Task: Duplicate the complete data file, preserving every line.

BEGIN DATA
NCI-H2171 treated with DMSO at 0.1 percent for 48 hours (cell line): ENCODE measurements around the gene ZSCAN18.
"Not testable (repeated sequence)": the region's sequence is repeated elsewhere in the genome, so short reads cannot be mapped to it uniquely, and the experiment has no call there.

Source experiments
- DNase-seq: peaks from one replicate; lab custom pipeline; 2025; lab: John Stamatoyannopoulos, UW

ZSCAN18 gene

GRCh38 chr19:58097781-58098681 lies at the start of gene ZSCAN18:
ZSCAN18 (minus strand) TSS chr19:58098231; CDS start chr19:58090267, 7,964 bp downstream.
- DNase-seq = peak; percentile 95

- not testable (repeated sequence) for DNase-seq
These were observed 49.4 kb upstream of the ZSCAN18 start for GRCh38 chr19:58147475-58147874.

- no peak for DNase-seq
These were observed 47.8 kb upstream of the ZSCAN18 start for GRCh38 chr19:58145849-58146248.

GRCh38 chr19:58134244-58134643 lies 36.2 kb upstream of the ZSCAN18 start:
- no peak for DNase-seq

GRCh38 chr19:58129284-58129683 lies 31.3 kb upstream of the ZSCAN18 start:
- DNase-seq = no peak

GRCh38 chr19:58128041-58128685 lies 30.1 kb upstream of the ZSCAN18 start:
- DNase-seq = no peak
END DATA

NCI-H2171 treated with DMSO at 0.1 percent for 48 hours (cell line): ENCODE measurements around the gene ZSCAN18.
"Not testable (repeated sequence)": the region's sequence is repeated elsewhere in the genome, so short reads cannot be mapped to it uniquely, and the experiment has no call there.

Source experiments
- DNase-seq: peaks from one replicate; lab custom pipeline; 2025; lab: John Stamatoyannopoulos, UW

ZSCAN18 gene

GRCh38 chr19:58097781-58098681 lies at the start of gene ZSCAN18:
ZSCAN18 (minus strand) TSS chr19:58098231; CDS start chr19:58090267, 7,964 bp downstream.
- DNase-seq = peak; percentile 95

- not testable (repeated sequence) for DNase-seq
These were observed 49.4 kb upstream of the ZSCAN18 start for GRCh38 chr19:58147475-58147874.

- no peak for DNase-seq
These were observed 47.8 kb upstream of the ZSCAN18 start for GRCh38 chr19:58145849-58146248.

GRCh38 chr19:58134244-58134643 lies 36.2 kb upstream of the ZSCAN18 start:
- no peak for DNase-seq

GRCh38 chr19:58129284-58129683 lies 31.3 kb upstream of the ZSCAN18 start:
- DNase-seq = no peak

GRCh38 chr19:58128041-58128685 lies 30.1 kb upstream of the ZSCAN18 start:
- DNase-seq = no peak